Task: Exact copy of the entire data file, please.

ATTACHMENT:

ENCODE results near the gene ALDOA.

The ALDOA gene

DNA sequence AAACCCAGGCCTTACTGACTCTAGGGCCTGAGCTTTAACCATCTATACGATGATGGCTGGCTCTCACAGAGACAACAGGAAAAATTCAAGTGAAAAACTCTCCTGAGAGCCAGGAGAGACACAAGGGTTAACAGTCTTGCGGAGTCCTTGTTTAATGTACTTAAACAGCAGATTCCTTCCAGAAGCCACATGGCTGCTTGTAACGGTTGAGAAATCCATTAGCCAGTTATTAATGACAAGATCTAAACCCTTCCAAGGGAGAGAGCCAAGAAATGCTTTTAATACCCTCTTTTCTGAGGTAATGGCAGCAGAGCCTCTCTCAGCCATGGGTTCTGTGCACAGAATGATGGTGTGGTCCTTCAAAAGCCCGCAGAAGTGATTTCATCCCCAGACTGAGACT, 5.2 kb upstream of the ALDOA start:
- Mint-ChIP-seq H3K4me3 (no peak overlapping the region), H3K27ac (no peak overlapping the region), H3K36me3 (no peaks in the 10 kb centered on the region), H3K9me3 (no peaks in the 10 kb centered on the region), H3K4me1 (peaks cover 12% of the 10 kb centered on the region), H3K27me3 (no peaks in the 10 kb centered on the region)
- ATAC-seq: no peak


ENCODE results near the gene ALDOA.

The ALDOA gene

DNA sequence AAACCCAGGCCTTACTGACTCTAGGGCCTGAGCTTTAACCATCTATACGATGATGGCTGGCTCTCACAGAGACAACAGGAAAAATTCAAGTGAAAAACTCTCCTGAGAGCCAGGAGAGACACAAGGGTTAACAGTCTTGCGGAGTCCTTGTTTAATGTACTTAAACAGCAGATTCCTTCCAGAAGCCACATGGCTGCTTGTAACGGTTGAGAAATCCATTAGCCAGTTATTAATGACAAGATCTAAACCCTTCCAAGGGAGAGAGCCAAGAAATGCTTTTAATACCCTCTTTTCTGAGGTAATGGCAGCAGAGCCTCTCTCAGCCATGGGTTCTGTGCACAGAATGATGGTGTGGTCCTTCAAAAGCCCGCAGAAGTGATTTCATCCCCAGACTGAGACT, 5.2 kb upstream of the ALDOA start:
- Mint-ChIP-seq H3K4me3 (no peak overlapping the region), H3K27ac (no peak overlapping the region), H3K36me3 (no peaks in the 10 kb centered on the region), H3K9me3 (no peaks in the 10 kb centered on the region), H3K4me1 (peaks cover 12% of the 10 kb centered on the region), H3K27me3 (no peaks in the 10 kb centered on the region)
- ATAC-seq: no peak